QIAGEN Bioinformatics continues to set the standard with Hereditary Disease Solution
Expanded offering provides highly accurate clinical sequence data interpretation
Barcelona, Spain, May 19, 2016 – QIAGEN today announced two milestones in its delivery of solutions for clinical analysis and interpretation of hereditary diseases with whole exome and genome data.
Beginning this month, pipeline scripts that implement the Broad Institute’s GATK best practices — the gold-standard for variant calling — can be easily used in QIAGEN’s Biomedical Genomics Workbench with its Biomedical Genomics Server Solutions. This combination forms part of QIAGEN’s Hereditary Disease Solution. In addition, the variant-interpretation capabilities of QIAGEN’s Hereditary Disease Solution were assessed at the recent Critical Assessment of Genome Interpretation (CAGI) 4 event for clinical accuracy using the clinical panel in the Johns Hopkins Challenge. The Company will be showcasing these advances and its extensive portfolio of software solutions at the European Human Genetics Conference in Barcelona, May 21-24.
Widely enabling GATK best practices without technical or bioinformatics skills
QIAGEN’s plugin for GATK incorporation and pipeline scripts expand access to the GATK best practices for exomes and whole genome variant analysis for single samples within its Biomedical Genomics Workbench. Requiring no advanced bioinformatics skills, this configuration allows clinical researchers and clinicians to:
- Run GATK according to the best practices recommended by the Broad Institute for whole exome sequencing or whole genome sequencing in combination with Ingenuity Variant Analysis as an end-to end variant calling and interpretation workflow from the workbench;
- Combine GATK results with variants called using CLC variant-calling pipelines to identify variants missed previously; and
- Visualize and validate results without importing VCF and BAM files within a single product.
“The Broad’s GATK pipeline is a community standard, and is cited in more than 90 percent of papers,” said Michael Barmada, Associate Professor Human Genetics, Director at the Center for Computational Genetics, University of Pittsburgh. “I am very excited that GATK is now integrated into the Biomedical Genomics Workbench, making it as easily accessible as the other tools provided by QIAGEN. This signifies an expanding commitment to clinical researchers and clinicians who want to quickly and comprehensively call variants and create interpretation workflows with community-standard tools in an easy-to-use environment.”
QIAGEN Bioinformatics’ Hereditary Disease Solution performs best in clinical accuracy at this year’s CAGI 4 challenge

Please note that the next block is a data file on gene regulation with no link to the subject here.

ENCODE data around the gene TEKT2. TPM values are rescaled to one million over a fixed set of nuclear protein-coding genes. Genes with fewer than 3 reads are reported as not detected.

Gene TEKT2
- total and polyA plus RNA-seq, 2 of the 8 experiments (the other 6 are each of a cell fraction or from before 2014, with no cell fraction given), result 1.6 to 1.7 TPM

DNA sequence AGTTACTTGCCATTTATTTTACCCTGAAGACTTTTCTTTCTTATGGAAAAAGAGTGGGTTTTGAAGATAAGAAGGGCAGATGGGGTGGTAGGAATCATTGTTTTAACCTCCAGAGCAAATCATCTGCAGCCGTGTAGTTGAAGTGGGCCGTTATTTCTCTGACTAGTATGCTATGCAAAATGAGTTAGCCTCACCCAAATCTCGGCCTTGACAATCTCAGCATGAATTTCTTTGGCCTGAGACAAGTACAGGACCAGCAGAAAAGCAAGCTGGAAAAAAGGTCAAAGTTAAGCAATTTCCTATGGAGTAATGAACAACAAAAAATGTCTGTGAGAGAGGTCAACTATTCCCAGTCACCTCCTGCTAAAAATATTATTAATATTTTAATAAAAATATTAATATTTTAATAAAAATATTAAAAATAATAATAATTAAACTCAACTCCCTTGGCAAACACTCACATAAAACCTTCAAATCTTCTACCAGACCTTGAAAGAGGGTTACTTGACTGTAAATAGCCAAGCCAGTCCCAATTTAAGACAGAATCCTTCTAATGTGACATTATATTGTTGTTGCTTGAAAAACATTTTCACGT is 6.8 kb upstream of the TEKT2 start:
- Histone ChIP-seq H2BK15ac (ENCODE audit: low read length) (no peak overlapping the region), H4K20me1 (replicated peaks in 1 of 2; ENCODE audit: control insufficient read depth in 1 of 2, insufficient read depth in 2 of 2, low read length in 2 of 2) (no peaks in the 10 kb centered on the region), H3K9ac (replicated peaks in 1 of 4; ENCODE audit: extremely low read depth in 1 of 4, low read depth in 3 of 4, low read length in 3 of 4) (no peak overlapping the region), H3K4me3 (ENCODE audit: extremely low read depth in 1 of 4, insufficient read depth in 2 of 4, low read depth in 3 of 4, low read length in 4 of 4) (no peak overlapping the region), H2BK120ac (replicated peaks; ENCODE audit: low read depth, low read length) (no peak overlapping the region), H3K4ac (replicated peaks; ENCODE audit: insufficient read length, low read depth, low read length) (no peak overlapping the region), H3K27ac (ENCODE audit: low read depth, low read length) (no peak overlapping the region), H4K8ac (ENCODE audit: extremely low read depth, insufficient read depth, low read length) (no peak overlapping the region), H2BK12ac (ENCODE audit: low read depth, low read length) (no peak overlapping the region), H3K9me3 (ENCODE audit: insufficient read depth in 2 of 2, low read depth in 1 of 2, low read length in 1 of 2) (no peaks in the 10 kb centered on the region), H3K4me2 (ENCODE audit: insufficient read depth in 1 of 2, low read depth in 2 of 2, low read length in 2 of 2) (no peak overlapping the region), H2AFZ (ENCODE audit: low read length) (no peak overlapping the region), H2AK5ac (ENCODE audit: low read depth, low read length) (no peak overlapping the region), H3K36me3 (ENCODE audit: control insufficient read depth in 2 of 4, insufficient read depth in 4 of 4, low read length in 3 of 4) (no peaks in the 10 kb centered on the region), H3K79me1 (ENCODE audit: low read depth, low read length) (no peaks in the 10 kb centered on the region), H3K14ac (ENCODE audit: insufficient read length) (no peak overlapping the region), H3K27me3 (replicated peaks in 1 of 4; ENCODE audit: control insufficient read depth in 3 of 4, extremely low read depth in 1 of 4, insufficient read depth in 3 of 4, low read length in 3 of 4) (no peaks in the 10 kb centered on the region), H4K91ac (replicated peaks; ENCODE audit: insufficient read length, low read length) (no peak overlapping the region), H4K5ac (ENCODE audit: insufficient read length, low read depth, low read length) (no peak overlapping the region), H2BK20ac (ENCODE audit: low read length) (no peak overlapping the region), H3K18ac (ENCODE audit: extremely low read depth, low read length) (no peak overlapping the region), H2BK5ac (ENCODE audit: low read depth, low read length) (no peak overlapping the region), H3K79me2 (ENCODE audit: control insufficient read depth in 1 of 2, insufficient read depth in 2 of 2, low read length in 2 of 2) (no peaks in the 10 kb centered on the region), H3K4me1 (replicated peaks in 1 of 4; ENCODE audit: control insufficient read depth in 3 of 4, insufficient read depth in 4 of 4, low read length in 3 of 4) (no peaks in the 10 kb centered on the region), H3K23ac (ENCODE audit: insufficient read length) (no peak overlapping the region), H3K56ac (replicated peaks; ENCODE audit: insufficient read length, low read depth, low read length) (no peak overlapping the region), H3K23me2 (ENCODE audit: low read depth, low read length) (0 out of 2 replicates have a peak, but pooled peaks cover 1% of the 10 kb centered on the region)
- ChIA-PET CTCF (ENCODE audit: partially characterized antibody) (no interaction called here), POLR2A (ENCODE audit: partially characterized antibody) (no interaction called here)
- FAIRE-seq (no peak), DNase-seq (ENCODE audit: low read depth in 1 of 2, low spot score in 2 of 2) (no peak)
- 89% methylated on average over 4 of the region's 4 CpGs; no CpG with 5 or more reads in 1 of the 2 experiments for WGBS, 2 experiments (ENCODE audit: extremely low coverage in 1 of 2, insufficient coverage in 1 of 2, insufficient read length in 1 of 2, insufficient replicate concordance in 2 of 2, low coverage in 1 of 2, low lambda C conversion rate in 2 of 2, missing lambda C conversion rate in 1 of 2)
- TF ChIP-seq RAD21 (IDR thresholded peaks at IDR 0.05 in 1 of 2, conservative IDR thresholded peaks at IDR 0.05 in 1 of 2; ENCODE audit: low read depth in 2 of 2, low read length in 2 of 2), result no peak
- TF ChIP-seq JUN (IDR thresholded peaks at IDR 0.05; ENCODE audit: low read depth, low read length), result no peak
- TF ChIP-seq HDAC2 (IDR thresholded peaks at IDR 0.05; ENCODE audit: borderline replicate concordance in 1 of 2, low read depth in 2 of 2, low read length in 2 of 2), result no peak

The QIAGEN Bioinformatics Hereditary Disease Solution for exomes, genomes, and large gene panels performed best in clinical accuracy at the CAGI 4 conference for the second consecutive year. For the challenge, each participant was provided variant calls for 83 genes from a cohort of 106 patients with a range of clinical presentations and tested for assignment of patients to their correct disease class. Dr. Sohela Shah, Principal Genome Scientist for Advanced Clinical Testing at QIAGEN Bioinformatics, demonstrated the variant interpretation capabilities of QIAGEN’s Hereditary Disease Solution and its extensibility for whole exome and genome analysis.
“We are excited to have participated in this study and to demonstrate our superior capabilities for variant interpretation,” said Dr. Michael Hadjisavas, VP of Clinical Genomics Program, QIAGEN Bioinformatics. “Our capabilities and investments in developing these solutions will become increasingly relevant as the research and clinical community scales from panels to exomes and ultimately to whole genomes for personalized medicine. This trend will continue to demand the use of our highly sophisticated computational solutions with the perpetually curated QIAGEN Knowledge Base to predict phenotypic impacts of genomic variation. CAGI 4 was an ideal showcase for these capabilities within our Hereditary Disease Solution.”
QIAGEN Bioinformatics’ ESHG 2016 activities
In addition to these recent industry milestones, QIAGEN Bioinformatics will have a sustained presence at ESHG, with a booth (#550/552) and a number of featured speakers at our satellite meeting. For details about our presence at ESHG, please see our recent blog post.
QIAGEN N.V., a Netherlands-based holding company, is the leading global provider of Sample to Insight solutions to transform biological materials into valuable molecular insights. QIAGEN sample technologies isolate and process DNA, RNA and proteins from blood, tissue and other materials. Assay technologies make these biomolecules visible and ready for analysis. Bioinformatics software and knowledge bases interpret data to report relevant, actionable insights. Automation solutions tie these together in seamless and cost-effective molecular testing workflows. QIAGEN provides these workflows to more than 500,000 customers around the world in Molecular Diagnostics (human healthcare), Applied Testing (forensics, veterinary testing and food safety), Pharma (pharmaceutical and biotechnology companies) and Academia (life sciences research). As of March 31, 2016, QIAGEN employed approximately 4,600 people in over 35 locations worldwide. Further information can be found at http://www.qiagen.com.
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